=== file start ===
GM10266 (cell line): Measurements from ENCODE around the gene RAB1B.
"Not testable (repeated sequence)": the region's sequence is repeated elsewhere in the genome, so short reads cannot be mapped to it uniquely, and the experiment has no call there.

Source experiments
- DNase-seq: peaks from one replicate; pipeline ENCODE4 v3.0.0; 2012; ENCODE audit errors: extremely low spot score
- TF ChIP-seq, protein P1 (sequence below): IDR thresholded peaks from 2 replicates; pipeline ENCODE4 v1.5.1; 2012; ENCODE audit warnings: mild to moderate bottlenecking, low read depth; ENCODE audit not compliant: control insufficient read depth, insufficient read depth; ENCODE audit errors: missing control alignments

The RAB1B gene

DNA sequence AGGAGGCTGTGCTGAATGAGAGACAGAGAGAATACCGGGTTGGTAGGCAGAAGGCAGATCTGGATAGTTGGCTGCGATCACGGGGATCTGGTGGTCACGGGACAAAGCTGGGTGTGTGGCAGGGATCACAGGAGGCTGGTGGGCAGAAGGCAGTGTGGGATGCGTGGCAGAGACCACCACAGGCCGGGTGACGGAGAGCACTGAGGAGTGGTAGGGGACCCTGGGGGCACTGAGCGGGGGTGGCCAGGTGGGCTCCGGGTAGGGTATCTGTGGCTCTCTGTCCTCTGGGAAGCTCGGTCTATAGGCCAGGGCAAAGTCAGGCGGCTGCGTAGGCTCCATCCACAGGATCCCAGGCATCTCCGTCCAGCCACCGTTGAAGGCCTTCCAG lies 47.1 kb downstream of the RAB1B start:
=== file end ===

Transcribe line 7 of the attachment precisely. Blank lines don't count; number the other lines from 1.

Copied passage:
DNA sequence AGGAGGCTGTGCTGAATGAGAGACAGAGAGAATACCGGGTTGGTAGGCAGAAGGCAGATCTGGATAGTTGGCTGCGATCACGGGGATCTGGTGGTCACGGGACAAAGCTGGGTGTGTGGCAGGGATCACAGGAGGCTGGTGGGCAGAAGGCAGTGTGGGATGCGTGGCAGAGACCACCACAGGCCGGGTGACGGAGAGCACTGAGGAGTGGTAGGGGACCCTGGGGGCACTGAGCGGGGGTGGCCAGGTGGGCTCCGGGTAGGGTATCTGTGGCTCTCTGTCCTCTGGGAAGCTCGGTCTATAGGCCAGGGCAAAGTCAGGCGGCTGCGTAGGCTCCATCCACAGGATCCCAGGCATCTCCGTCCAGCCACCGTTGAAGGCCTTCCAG lies 47.1 kb downstream of the RAB1B start: